2.5 stars for Dadeland’s B&S Gastropub
Chef Jorgie Ramos and his crew are pushing out dishes of beer-friendly comfort food that taste very much at home in South Florida.
9059 SW 73rd Ct, Kendall (Metropolis at Dadeland)
Hours: 5pm-midnight Tuesday-Thursday, 5pm-1am Friday, 6pm-1am Saturday
Prices: Snacks and appetizers $8-10; small plates, burgers, skillets, mac ’n’ cheese dishes $8-$15; large plates $18-$38; desserts $6
FYI: Full bar. Free valet parking. DS, MC, VS.
At the dark and compact B&S Gastropub in Kendall, chef Jorgie Ramos and his crew are pushing out dishes of beer-friendly comfort food with roots in Latin America, the Mediterranean Basin and the U.S. South that taste very much at home in South Florida.
Ramos and his dad, front-of-the-house manager Jorge, seem to have taken the best of what worked at their short-lived Pinecrest restaurant, The Joint Bar & Grill. B&S stands for Barley & Swine, but the Ramoses transitioned to the abbreviated name after getting a cease-and-desist letter from Barley Swine, a critically acclaimed gastropub in Austin, Texas.
The restaurant lives up the barley part of its moniker with 29 craft beers on draft (there are wines and spirits, too). The strong selection includes many brews that pair well with Ramos’ gastropub fare, like the lemony Saison from Hinterland Brewery in Wisconsin. But be prepared with backup choices: I was bummed when B&S was out of my first two picks on each visit.
Ambience: Half a dozen counter seats overlooking the open kitchen allow a front-row view of the action. That can be fun — “There’s your dinner being made,” one cook said to us as another shaped our burger. And it can be awkward, as when a cook burned his hand on a cast-iron skillet. He cooked through the pain like a pro, but winced long enough that we had to ask if he was OK.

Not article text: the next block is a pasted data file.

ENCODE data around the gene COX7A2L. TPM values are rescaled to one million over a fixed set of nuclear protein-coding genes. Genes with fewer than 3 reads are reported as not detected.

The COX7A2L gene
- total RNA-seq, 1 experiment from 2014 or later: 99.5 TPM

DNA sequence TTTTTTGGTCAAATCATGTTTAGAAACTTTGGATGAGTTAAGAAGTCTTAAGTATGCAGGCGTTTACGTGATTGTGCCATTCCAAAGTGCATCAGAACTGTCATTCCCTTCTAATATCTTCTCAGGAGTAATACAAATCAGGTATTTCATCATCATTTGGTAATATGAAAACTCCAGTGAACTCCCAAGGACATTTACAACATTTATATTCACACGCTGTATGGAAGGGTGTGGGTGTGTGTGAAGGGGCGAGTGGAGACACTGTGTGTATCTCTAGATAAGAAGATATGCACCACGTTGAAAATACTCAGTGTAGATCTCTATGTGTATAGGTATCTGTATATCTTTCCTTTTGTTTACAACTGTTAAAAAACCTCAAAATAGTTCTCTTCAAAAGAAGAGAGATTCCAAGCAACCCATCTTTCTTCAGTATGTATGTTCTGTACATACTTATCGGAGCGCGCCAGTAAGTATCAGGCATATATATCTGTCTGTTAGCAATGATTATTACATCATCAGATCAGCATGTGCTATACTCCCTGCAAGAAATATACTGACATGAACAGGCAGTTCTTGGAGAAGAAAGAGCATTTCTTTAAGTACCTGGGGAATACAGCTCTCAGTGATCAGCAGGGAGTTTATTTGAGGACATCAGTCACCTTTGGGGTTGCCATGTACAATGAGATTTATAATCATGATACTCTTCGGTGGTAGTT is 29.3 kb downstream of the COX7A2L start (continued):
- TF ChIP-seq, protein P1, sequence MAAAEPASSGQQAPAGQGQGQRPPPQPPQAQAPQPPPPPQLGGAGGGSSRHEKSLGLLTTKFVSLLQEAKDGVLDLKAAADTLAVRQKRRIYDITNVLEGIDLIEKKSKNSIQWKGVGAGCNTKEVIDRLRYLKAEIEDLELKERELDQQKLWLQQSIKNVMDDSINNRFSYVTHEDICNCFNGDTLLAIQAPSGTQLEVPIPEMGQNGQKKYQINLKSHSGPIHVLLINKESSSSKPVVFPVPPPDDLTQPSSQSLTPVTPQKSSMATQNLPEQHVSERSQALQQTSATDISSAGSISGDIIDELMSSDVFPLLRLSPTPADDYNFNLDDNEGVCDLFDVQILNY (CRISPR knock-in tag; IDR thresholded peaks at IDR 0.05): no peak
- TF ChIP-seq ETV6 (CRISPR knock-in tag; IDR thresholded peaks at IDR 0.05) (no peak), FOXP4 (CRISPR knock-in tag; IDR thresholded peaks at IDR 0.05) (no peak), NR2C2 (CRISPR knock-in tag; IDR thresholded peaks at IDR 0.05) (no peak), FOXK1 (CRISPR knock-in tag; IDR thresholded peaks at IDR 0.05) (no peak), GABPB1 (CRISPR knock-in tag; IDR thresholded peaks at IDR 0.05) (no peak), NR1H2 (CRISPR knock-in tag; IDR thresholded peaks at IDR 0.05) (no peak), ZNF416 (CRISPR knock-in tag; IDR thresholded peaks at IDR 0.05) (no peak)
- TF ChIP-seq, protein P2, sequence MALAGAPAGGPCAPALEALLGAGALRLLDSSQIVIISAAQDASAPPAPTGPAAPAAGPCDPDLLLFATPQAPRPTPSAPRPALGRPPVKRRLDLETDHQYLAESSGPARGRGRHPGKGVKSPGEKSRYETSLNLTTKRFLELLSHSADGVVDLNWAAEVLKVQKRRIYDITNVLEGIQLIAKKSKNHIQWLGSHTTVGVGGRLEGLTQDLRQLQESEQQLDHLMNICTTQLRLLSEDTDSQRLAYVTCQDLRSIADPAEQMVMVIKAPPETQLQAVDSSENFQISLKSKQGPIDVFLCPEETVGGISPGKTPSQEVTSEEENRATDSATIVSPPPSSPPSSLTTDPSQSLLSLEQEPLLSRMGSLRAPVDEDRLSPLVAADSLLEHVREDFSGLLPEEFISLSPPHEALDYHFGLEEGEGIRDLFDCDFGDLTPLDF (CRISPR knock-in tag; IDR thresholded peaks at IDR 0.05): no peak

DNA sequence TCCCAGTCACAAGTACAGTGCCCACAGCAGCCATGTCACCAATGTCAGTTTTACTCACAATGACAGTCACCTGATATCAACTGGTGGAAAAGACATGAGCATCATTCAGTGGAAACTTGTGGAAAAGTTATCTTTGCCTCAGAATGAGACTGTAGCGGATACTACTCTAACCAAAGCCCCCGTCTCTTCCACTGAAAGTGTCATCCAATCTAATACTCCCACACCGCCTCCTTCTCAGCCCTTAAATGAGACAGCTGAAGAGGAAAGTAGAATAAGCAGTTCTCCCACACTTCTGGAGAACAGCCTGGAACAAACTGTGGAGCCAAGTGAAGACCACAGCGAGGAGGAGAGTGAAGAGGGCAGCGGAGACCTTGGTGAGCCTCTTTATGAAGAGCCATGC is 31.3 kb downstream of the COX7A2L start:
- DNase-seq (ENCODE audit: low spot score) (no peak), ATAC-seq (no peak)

- Pig tails: crispy, meaty nuggets of humanely raised pork, slathered in a zippy chimichurri sauce
- Croquettes: fried balls stuffed with chopped Serrano ham and oozy Manchego cheese, served with a guava sauce that balances their saltiness
- Over-the-top burgers like the Hangover (beef, pork belly, fried egg, Cheddar and chips on a pretzel roll) and the Caprese (beef, fried tomato, mozzarella, basil, balsamic marmalade and aioli on an Italian roll)
- The Latin burger: a thick slice of chorizo on a half-pound Angus patty, cooked to a proper medium-rare and topped with Swiss, fried sweet plantains and a chimichurri aioli
- Sweet potato fries that have a nice crunch and were seasoned with just enough salt to let their natural sweetness speak for itself
- A big octopus tentacle finished on the grill and served in a skillet with roasted fingerlings and blistered cherry tomatoes that gave its smoky, briny flavors a pop
- Grilled cauliflower that had a slow-building heat from curry spices, cooled by a side of yogurt and fresh mint
- Friendly & efficient servers who are quick to respond to requests like extra silverware and to keep drinks flowing
What Didn't Work
- A mac ’n’ cheese “schedule” that I’d be more apt to forgive if its Saturday lobster version had any discernible lobster in it.
- Aggressively seasoned and tender lamb belly served sitting on a mound of white-bean hummus with tangy tzatziki
- A few items that would have benefited from more texture on the plate, a crunch to keep things interesting
- Fried green tomatoes — closer to a pale red — that were glopped with an onion-buttermilk sauce
- Honey-spiked sriracha that tasted good but made the breading soggy
- Bathroom doors left wide open during service, exposing our table to an unpleasant view and the harsh glow of fluorescent bulbs. The bathrooms also appeared to double as storage space, with stained chairs and other odds and ends strewn about
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